Airbnb Apologizes For Ads Implying San Francisco Can’t Manage Its Finances
Airbnb has begrudgingly started paying hotel tax in San Francisco, and the company decided to celebrate by creating an ad campaign to tell the city where it can stick its money.
— jessamyn west (@jessamyn) October 21, 2015
Here’s a little more context, from Fast Company:
The campaign appears to have been launched in an effort to subtly encourage opposition to a piece of legislation known as Proposition F, which would more strictly regulate Airbnb-type rentals. The company has reportedly spent upwards of $8 million opposing Prop F, and had only started paying the city’s hotel tax this year after avoiding it for years. An irony not lost on locals reacting to the new campaign, with many taking exception to the $25 billion brand treating its taxes as some sort of charitable contribution.
And here are two more Airbnb ads:
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— Sarah Fine (@fineplanner) October 21, 2015
— sp º o º ky psyduck (@sarahjeong) October 22, 2015
Parodies instantly emerged:
— SFist (@SFist) October 22, 2015
And yes, as that tweet implies, Airbnb quickly sent out an apology. From SFWeekly:
UPDATE: Airbnb has confirmed that the ads are indeed real and says that it plans to take them down. We’ve reached out to SFMTA to attempt to confirm the cancellation. Here’s Airbnb’s statement:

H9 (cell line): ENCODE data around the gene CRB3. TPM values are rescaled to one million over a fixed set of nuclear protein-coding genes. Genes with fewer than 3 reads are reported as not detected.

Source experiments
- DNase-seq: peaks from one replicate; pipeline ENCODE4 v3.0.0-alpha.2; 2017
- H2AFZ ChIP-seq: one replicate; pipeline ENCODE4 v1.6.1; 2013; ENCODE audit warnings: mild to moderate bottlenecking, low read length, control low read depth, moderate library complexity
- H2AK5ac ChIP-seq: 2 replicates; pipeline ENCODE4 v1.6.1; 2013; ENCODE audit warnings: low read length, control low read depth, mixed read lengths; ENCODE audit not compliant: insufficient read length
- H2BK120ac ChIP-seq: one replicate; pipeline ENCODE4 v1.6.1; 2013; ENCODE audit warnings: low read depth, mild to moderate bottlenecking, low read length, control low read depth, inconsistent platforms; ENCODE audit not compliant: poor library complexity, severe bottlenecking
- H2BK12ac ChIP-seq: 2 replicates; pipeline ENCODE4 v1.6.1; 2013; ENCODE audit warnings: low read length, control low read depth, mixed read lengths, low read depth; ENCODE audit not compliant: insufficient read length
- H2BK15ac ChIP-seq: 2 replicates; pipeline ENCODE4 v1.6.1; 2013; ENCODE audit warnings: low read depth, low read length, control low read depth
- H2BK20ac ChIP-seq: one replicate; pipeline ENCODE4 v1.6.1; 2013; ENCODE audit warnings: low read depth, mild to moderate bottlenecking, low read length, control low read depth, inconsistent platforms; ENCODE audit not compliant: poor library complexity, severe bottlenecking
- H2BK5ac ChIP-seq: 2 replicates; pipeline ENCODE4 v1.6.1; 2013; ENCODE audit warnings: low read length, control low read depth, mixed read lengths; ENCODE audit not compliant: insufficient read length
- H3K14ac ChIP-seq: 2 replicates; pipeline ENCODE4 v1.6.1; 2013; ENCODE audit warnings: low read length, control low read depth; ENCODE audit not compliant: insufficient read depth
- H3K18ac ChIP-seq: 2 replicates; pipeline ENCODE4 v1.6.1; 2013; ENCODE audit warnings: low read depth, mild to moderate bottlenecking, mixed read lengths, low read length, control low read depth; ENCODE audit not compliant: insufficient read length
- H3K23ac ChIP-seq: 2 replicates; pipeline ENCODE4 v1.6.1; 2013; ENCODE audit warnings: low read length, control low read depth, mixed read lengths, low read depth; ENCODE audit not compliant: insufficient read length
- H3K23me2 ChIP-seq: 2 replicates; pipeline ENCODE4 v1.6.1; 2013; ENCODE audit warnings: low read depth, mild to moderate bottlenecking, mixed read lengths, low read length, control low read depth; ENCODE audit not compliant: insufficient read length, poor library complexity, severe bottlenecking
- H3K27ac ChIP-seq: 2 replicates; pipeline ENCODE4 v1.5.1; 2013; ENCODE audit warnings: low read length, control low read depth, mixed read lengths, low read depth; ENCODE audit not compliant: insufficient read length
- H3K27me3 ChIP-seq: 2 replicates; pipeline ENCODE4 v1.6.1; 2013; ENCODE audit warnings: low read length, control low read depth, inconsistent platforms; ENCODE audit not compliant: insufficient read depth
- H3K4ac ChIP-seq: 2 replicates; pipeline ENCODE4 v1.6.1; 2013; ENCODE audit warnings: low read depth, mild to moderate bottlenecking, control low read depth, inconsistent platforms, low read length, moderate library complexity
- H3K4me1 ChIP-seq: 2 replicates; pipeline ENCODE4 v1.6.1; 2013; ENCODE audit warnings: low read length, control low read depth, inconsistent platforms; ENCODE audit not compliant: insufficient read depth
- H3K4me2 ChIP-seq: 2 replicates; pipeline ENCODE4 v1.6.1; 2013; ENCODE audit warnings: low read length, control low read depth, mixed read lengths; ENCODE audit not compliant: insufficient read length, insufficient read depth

“The intent was to show the hotel tax contribution from our hosts and guests, which is roughly $1 million per month. It was the wrong tone and we apologize to anyone who was offended. These ads are being taken down immediately.”
I wonder how much money it cost to design the ads and put them up, and how much it’ll cost to take them all down. After all, Airbnb could have donated that money to the public library.
Prop. F backers say proliferating vacation rentals, many of them arranged by hometown startup Airbnb, as well as other sites like HomeAway, FlipKey and Craigslist, siphon permanent units from the market, hurt neighborhood ambience and infringe on landlords’ rights. They want to cap rentals to travelers at 75 days a year and enable steep civil fines and big-bucks lawsuits against violators — both websites and hosts. The initiative also would require hosts to report quarterly on how many days they live at home, as well as their rentals — reports on rentals are already required.
Thanks to our Billfold readers for the tip!